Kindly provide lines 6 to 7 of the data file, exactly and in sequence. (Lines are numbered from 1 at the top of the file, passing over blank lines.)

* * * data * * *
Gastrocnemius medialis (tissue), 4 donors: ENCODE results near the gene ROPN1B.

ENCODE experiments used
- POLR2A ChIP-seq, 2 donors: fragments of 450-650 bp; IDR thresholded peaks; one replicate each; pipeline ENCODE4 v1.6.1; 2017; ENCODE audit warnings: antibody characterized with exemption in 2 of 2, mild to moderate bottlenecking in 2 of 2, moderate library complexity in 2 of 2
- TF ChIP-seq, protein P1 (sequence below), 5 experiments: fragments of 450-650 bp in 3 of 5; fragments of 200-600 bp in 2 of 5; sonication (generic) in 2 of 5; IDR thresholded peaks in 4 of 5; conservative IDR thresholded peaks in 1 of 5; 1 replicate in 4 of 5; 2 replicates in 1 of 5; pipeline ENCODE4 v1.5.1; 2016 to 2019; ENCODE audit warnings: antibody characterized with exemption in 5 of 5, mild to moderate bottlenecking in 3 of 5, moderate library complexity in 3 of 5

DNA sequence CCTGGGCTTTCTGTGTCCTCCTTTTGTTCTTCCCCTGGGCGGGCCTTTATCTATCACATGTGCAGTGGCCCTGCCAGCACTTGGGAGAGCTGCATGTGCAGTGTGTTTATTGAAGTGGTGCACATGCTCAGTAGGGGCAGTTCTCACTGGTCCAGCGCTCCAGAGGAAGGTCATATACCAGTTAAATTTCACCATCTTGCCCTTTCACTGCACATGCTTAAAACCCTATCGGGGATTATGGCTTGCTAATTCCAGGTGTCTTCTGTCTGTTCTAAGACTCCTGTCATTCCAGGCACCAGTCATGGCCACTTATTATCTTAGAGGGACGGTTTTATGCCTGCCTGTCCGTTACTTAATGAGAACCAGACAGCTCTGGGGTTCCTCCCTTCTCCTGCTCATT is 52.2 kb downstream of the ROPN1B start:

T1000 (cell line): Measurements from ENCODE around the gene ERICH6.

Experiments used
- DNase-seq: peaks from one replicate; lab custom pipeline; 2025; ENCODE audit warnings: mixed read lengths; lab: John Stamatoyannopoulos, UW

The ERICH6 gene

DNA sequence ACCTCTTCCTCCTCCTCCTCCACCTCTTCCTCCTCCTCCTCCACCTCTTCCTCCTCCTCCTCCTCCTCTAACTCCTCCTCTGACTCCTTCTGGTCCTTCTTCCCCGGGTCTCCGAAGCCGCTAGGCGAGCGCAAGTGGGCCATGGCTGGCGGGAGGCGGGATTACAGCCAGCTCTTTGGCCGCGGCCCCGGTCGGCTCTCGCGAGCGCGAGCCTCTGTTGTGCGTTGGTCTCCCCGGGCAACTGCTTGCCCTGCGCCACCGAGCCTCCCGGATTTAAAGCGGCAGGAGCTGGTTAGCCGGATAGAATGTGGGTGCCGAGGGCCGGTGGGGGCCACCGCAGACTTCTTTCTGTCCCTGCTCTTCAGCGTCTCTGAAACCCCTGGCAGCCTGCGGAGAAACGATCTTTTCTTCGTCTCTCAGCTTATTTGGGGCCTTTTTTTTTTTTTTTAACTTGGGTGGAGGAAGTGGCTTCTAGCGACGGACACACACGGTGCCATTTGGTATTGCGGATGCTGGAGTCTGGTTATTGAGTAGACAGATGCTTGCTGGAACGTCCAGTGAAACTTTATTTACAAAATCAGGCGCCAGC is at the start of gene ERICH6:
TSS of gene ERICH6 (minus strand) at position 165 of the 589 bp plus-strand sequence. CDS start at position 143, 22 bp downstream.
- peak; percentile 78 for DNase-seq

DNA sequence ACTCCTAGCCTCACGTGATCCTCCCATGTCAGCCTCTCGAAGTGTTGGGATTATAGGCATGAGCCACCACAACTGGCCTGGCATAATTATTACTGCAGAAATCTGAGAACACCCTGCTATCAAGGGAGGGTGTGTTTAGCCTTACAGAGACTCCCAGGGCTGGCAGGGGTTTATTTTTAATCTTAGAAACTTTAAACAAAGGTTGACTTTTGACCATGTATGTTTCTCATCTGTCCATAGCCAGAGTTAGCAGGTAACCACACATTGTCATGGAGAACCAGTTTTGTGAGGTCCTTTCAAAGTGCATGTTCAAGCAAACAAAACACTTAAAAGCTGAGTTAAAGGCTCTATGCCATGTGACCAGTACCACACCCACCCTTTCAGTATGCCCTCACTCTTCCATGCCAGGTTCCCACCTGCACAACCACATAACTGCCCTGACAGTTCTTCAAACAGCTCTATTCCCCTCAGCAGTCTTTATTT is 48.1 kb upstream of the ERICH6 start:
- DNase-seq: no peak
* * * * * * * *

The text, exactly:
T1000 (cell line): Measurements from ENCODE around the gene ERICH6.

Experiments used